As we discussed at the time, the MDL-wide innovator liability appeals in In re Darvocet, Darvon, & Propoxyphene Products Liability Litigation, 756 F.3d 917 (6th Cir. 2014), resulted in rulings under more than 20 states’ laws that branded drug manufacturers could not be liable for injuries suffered by plaintiffs who never used their products, but only took competing generic drugs. Twenty-something states in one opinion. If that had ever happened before, we remain unaware of it.
Well, it recently happened again, albeit on a smaller scale. See In re Zofran (Ondansetron) Products Liability Litigation, ___ F. Supp.3d ___, 2017 WL 3448548 (D. Mass. Aug. 4, 2017). The Zofran MDL is like Darvon in that it involves a relatively old drug, approved back in 1991, for prevention of nausea and vomiting in cancer patients undergoing difficult treatments such as chemotherapy. Id. at *1. Since Bendectin was driven off the market by bogus birth defect litigation, drug companies have been loathe to pursue anything for treating morning sickness (we know of only one), which leaves off-label use. Id. at *2. Thus, Zofran and its generic equivalents are frequently used off-label by women (and their physicians) seeking some kind of relief from pregnancy-related morning sickness.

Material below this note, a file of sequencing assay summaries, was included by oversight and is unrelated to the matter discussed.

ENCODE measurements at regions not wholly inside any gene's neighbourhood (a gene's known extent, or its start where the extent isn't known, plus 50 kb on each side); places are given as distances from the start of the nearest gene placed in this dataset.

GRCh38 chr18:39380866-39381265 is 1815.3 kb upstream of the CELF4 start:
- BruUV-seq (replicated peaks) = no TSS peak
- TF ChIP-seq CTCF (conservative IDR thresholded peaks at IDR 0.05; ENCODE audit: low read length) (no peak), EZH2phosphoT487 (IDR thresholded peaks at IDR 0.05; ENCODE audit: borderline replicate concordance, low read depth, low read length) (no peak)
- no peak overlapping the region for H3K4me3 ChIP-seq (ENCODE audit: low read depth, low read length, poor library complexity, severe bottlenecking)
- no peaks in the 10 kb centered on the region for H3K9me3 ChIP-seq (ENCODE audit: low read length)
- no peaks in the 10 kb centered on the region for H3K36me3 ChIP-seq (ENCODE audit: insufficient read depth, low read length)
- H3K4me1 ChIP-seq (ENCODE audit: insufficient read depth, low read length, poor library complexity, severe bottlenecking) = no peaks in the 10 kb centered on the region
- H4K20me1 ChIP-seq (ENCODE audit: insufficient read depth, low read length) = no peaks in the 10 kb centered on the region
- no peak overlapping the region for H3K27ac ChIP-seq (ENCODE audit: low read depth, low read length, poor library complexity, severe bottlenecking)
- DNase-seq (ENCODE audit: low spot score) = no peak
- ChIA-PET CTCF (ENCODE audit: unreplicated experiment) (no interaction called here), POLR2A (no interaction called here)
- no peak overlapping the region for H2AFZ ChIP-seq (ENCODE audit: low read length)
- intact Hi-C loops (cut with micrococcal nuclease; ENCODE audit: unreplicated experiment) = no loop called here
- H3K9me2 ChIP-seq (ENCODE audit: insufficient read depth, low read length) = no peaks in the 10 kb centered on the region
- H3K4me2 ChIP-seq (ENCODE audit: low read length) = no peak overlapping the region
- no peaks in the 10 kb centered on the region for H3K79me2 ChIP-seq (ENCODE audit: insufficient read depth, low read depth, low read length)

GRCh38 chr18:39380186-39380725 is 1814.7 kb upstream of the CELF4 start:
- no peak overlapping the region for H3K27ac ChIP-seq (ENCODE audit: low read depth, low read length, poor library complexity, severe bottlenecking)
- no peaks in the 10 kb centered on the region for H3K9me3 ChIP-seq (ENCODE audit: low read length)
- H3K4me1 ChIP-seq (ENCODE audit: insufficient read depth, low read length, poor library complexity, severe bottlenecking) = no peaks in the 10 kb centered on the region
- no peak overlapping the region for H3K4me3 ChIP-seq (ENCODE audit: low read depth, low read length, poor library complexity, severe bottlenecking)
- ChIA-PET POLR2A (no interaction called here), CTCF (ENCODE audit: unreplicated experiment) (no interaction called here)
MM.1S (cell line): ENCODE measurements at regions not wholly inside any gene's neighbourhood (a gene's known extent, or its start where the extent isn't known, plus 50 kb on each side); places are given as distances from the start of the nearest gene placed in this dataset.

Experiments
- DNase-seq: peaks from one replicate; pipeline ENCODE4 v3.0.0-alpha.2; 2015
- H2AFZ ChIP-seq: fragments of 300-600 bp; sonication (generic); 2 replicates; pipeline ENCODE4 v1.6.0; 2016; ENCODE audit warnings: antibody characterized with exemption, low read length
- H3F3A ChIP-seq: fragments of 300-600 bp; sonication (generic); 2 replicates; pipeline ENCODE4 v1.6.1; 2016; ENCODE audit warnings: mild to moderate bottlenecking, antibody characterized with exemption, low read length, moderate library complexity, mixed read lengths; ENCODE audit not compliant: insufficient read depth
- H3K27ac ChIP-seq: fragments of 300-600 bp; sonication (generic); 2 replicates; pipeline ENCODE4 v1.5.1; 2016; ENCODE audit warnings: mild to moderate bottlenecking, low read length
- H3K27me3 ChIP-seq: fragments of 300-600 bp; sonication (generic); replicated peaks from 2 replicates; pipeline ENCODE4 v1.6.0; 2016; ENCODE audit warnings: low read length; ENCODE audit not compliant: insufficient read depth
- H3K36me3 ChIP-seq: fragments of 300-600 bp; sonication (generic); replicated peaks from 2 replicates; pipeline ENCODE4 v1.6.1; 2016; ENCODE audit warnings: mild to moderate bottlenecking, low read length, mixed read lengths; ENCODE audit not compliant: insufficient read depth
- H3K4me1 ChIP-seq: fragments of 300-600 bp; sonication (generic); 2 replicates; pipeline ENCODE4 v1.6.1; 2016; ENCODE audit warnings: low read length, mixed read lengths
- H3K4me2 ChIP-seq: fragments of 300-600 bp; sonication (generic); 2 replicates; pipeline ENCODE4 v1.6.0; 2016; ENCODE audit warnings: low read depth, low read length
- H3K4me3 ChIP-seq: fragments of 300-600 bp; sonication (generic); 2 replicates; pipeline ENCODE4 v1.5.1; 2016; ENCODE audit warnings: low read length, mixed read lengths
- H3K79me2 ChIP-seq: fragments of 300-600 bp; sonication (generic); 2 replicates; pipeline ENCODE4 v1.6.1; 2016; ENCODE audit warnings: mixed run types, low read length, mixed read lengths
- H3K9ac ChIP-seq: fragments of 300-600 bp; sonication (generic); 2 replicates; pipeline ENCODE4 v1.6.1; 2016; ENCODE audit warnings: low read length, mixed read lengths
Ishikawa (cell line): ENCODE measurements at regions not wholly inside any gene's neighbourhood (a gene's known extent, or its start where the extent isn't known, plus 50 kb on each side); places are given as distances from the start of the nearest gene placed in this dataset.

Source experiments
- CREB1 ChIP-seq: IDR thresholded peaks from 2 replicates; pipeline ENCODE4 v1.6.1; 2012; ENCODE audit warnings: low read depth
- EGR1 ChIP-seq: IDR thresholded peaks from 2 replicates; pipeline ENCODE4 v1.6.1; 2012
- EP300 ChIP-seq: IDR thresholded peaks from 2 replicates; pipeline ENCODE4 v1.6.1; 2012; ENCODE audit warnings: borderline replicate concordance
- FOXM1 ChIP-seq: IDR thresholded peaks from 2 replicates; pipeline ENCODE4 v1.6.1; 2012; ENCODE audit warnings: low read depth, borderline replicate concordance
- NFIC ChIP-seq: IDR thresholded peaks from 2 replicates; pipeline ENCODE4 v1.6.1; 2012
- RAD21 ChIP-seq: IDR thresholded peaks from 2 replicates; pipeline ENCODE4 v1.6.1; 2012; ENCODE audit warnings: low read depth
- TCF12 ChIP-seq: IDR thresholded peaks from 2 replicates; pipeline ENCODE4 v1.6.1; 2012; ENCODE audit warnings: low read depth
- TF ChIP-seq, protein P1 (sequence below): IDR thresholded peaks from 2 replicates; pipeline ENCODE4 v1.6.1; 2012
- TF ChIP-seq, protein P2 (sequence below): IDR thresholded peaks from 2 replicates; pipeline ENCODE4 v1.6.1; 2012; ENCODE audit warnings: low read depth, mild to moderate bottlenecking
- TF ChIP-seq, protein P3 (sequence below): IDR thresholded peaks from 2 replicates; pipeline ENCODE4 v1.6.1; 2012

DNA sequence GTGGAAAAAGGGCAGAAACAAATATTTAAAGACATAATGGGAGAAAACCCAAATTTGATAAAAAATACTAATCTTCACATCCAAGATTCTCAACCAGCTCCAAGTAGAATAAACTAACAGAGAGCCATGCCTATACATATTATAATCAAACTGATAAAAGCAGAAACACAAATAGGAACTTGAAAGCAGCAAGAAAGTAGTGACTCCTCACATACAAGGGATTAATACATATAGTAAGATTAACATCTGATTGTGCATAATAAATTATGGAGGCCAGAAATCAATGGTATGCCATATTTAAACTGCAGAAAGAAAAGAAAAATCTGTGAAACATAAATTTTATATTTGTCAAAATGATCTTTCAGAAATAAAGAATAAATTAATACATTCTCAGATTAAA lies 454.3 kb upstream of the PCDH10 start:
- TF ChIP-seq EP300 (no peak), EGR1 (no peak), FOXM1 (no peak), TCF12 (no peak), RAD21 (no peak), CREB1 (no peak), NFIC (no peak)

The Zofran litigation is a consequence of this off-label use – anything used during pregnancy becomes the target of birth defect lawsuits. Plaintiffs make a rather extreme claim, that defendants should be liable for not researching the risks of off-label uses for which they never sought FDA labeling approval. Id. at *3 (“The crux of all of the claims is that defendants failed to perform an adequate study of the safety of ingesting Zofran during pregnancy”).
When generic drugs get involved, things get even worse. Plaintiffs using generic drugs are barred by preemption from suing those manufacturers (absent unusual situations like failure to update warnings with FDA-ordered changes), id. at *4, but they still want money, so they try to sue the branded manufacturers – innovator liability, in these cases for off-label uses. Such claims seek to hold manufacturers liable for the risks of someone else’s product used in a manner for which that product was never labeled.